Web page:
Explorations in Mixology Cocktails Drinking

El Colibrí

Here is an easy tequila cocktail that features honey and liqueur. We like a good tequila recipe, but if we are honest, it is not the first base spirit we think about when the clock strikes five. When a simple recipe comes along that encourages us to explore the cabinet inventory a bit too, we take notice. We also appreciate a drink that uses honey. The floral aspects always elevate—and what could be more appropriate than that? The name of this drink is Spanish for hummingbird, after all.

It is such a great name for a cocktail, we figure there must be a reason. Created by Vince Lund of Beretta in San Francisco, we found the cocktail some years ago in The American Cocktail Book by Imbibe Magazine. Inspired by local apiaries and the flavor of raw, organic honey, the name is a nod to the tiny bird which, like bees, also collects nectar from the flowers it frequents. We like to think that it may also be a reference to the sound they make since, after a few of these you too will be buzzing.

El Colibrí
2 oz reposado tequila
1.5 lemon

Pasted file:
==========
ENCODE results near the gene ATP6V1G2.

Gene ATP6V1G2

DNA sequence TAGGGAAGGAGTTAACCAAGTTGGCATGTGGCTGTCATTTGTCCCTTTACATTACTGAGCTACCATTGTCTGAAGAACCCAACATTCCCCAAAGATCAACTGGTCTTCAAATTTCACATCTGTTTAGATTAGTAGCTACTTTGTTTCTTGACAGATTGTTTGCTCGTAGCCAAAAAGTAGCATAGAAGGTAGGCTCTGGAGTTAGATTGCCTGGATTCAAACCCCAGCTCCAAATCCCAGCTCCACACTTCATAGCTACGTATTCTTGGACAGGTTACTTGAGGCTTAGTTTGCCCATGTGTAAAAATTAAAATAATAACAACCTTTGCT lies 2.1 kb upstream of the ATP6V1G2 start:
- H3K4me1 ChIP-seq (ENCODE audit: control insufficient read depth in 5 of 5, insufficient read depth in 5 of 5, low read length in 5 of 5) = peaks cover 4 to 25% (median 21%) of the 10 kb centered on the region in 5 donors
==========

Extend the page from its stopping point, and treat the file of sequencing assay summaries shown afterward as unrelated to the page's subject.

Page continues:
.75 ounce 2:1 honey mix
.5 creme de cassis

Shake with ice. Double strain into a chilled cocktail glass and garnish with a lemon twist.

Reposado means “rested”, referring to the fact that this is an aged spirit. For the bottle to bear reposado on the label the tequila must be barrel aged for up to a year, whereas añejo tequila has rested for at least that long. In any case, we are starting with an aged spirit which is always a good thing, as this brings color and flavors from the barrel.

The honey is a 2:1 mix with water—an important step because honey has problems dissolving in cocktails on its own. Adding a little water helps the process—otherwise, you would have a cold glob stuck in your shaker after you pour and the balance will be all out of whack. Many recipes that call for honey use a 1:1 ratio, probably because it is just easier to combine equal proportions, but some bartenders like 3:1. The rich mix used here helps to emphasize floral notes especially with honey made from orange blossom or wildflowers.

The cassis liqueur is blackcurrant which pairs surprisingly well with good honey. Blackcurrant has a floral nuance reminiscent of violets that differentiates it from blackberry. If you have ever had dried currants in a salad for example, you can detect some of those flavors in the liqueur. Yet, in the cocktail, it builds upon the character of the honey without overwhelming the balance. Sweetness is kept in check given the full ounce and a half of lemon. Unless you over shake this drink or let the ice melt too long before straining, all of that acid will help make this cocktail a little tart which is just what you want with a robust agave spirit. Shaking and double-straining will leave a thin layer of bubbles swirling on the surface (thanks to the honey) and a wide lemon peel garnish ensures an aromatic effect for a cocktail that is lovely and refreshing—perfect for summer.

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